You Have to See How Selena Gomez and Trevor Daniels’ New Video Was Shot

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The way that Selena Gomez and Trevor Daniels’ new music video was shot may just be the way of the future. 

“Past Life,” dropped on June 26, but the music video only premiered on July 14. In just a week since it’s release, it has garnered over 8.2 million views on YouTube.

Thanks to the love that fans have shown on the song and video, the pair of musicians posted some behind-the-scenes photos about how the video was shot.

Because of the pandemic, the original plan for the music video had to be scrapped, but the pair came together with their teams to create one of the most interesting videos of the year.

The video starts off with a clip of Gomez and Daniels singing along to their song on a screen recorded Instagram live – still socially distant, but they are both actually in the frame.

What comes next is a digitally generated shot of the former Wizards of Waverly Place star that keeps zooming in closer and closer around her face until it seems like you are deep into her pores. 

It sounds odd, but it looks both futuristic and aesthetically pleasing. Inside her virtual face is a land and people going about their life within beautiful landscapes.

The people, we find out as the camera continues to zoom in, are various shots of a digitized version of Daniels taking selfies.

Fans were mesmerized by the graphics of the video and the realistic attention to detail on both stars’ faces, even though it was brought to life on a computer.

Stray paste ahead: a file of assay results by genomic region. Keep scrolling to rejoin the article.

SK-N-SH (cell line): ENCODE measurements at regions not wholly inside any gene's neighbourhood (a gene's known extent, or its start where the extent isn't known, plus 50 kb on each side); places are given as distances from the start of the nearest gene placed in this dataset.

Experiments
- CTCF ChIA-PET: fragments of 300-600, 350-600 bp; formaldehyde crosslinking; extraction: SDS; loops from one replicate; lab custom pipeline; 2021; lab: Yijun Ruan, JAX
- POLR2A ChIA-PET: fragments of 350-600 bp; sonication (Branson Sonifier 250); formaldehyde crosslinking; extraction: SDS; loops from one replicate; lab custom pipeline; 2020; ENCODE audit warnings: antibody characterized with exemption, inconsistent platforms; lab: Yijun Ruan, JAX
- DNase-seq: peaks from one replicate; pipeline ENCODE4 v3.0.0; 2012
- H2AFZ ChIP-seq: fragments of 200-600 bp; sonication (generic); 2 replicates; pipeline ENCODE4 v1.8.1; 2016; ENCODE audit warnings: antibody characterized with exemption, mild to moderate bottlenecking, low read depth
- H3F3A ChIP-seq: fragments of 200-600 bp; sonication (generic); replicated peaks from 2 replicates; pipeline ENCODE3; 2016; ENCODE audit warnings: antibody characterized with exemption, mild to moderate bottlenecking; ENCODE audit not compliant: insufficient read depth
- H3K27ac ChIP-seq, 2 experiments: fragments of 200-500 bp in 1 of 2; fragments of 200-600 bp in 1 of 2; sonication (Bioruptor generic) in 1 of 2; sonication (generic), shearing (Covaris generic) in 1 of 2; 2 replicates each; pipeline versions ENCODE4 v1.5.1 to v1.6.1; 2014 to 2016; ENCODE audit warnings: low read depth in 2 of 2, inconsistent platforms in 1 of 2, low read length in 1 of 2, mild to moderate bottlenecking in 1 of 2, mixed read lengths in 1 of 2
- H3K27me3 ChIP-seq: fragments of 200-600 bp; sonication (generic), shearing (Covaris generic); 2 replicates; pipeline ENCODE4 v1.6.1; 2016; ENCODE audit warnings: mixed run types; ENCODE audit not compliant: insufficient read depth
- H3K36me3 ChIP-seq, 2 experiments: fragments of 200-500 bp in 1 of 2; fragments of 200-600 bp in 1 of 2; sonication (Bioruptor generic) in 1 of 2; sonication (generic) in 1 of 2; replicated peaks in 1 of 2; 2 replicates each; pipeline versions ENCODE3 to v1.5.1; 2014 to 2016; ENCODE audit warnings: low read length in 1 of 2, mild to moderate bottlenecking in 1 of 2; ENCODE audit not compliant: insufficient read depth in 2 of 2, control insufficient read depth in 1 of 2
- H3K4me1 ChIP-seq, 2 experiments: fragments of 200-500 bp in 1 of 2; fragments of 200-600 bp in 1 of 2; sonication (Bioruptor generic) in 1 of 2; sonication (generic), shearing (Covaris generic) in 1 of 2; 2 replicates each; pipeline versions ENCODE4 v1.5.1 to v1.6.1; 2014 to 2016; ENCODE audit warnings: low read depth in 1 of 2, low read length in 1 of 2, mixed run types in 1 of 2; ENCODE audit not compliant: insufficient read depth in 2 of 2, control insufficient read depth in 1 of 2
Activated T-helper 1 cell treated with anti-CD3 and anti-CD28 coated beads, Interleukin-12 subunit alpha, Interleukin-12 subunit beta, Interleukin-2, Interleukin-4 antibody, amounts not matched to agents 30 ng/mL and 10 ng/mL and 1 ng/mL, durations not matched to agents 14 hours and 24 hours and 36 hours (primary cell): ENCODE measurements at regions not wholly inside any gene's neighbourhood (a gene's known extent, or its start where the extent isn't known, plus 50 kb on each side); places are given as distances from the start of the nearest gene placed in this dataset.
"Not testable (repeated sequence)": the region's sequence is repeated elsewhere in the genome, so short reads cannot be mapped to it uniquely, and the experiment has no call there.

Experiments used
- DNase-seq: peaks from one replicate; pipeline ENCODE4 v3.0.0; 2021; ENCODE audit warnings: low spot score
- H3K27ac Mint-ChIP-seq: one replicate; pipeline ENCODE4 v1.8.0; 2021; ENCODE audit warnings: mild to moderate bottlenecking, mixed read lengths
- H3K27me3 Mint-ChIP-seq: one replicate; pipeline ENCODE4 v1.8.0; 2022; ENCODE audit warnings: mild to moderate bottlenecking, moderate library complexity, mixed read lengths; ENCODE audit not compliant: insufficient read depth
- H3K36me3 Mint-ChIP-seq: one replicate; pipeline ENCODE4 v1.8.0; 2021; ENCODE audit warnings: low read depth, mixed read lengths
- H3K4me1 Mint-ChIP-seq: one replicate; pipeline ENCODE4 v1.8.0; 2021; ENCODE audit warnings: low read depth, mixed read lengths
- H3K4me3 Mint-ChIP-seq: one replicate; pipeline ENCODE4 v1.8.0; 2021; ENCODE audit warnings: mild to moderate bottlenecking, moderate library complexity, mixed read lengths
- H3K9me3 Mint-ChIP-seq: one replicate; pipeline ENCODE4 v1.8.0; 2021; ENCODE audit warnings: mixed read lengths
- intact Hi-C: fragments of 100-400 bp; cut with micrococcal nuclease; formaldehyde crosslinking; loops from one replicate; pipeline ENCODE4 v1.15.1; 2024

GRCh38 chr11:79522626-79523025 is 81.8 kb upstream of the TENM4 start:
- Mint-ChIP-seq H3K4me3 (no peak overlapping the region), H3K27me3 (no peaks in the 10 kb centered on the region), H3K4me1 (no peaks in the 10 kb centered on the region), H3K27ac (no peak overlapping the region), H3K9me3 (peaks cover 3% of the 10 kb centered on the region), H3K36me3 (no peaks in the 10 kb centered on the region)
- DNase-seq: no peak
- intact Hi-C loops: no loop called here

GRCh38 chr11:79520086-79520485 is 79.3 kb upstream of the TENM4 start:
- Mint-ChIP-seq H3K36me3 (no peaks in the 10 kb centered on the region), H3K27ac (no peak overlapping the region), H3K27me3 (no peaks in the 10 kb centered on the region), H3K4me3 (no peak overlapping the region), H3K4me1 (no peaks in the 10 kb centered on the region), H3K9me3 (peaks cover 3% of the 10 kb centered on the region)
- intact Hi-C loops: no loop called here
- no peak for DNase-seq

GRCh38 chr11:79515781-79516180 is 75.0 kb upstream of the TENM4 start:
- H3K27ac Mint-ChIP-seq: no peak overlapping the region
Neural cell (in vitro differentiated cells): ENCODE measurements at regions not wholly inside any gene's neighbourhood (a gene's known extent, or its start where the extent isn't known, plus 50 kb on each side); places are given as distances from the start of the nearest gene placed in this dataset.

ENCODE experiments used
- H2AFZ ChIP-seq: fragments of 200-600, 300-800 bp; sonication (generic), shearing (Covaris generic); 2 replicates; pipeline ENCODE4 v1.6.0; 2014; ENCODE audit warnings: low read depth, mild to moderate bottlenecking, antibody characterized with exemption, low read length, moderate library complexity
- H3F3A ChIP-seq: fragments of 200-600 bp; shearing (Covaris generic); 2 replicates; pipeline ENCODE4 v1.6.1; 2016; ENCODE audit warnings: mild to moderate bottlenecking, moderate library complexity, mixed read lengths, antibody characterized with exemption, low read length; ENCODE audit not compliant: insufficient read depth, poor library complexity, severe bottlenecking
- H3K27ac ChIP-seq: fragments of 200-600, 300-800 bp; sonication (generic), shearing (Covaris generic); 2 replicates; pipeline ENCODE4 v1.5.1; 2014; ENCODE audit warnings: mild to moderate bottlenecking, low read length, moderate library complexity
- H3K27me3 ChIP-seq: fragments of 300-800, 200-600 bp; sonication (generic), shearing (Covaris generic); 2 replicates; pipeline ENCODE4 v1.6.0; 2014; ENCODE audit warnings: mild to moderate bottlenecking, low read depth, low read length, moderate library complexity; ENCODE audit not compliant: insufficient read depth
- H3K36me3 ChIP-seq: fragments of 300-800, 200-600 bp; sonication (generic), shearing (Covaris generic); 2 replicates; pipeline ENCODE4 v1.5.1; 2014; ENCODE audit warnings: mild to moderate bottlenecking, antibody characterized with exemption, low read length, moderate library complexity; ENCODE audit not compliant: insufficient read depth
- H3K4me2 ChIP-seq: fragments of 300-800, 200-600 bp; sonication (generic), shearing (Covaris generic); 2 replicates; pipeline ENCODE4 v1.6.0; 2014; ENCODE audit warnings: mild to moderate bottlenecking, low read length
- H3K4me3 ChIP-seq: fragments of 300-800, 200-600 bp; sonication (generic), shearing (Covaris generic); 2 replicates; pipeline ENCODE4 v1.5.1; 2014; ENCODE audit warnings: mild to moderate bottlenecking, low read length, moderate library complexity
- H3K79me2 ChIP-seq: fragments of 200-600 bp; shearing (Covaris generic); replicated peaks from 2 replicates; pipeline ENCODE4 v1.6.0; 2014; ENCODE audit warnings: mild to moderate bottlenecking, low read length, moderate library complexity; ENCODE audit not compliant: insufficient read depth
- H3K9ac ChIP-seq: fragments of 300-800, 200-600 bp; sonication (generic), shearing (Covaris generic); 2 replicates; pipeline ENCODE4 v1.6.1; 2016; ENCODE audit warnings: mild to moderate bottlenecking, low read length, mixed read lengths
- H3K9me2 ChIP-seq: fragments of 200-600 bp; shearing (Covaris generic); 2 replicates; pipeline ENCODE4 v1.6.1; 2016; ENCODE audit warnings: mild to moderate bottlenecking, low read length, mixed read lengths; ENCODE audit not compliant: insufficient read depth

The way it was filmed was through a Scan Truck, which looks like a room filled high and low with cameras that are capturing details and movements of the person within it.

Sometimes technology and art are the perfect match,” Gomez wrote on Instagram of the experience. They were able to create a video that has never truly been done while still staying safe during the pandemic.

Both Gomez and Daniels posted a behind-the-scenes creation of the “Past Life” video on Instagram, eager to show fans just how the ground-breaking music video for the hit song came to life.

how @selenagomezand I had the cgi versions of ourselves made!” Daniels wrote to accompany the video he posted of himself within the Scan Truck.

He stands still while someone in the background yells “Three, two, one,” and then a flash of light goes off similar to when taking a photo, but this time there are hundreds of cameras instead of just one.

It’s amazing to see how technology is able to be utilized now more than ever, even within the entertainment industry.

With music videos like this bridging the gap between social distancing and connection, it wouldn’t be surprising if Scan Trucks and CGI-made people become a new normal.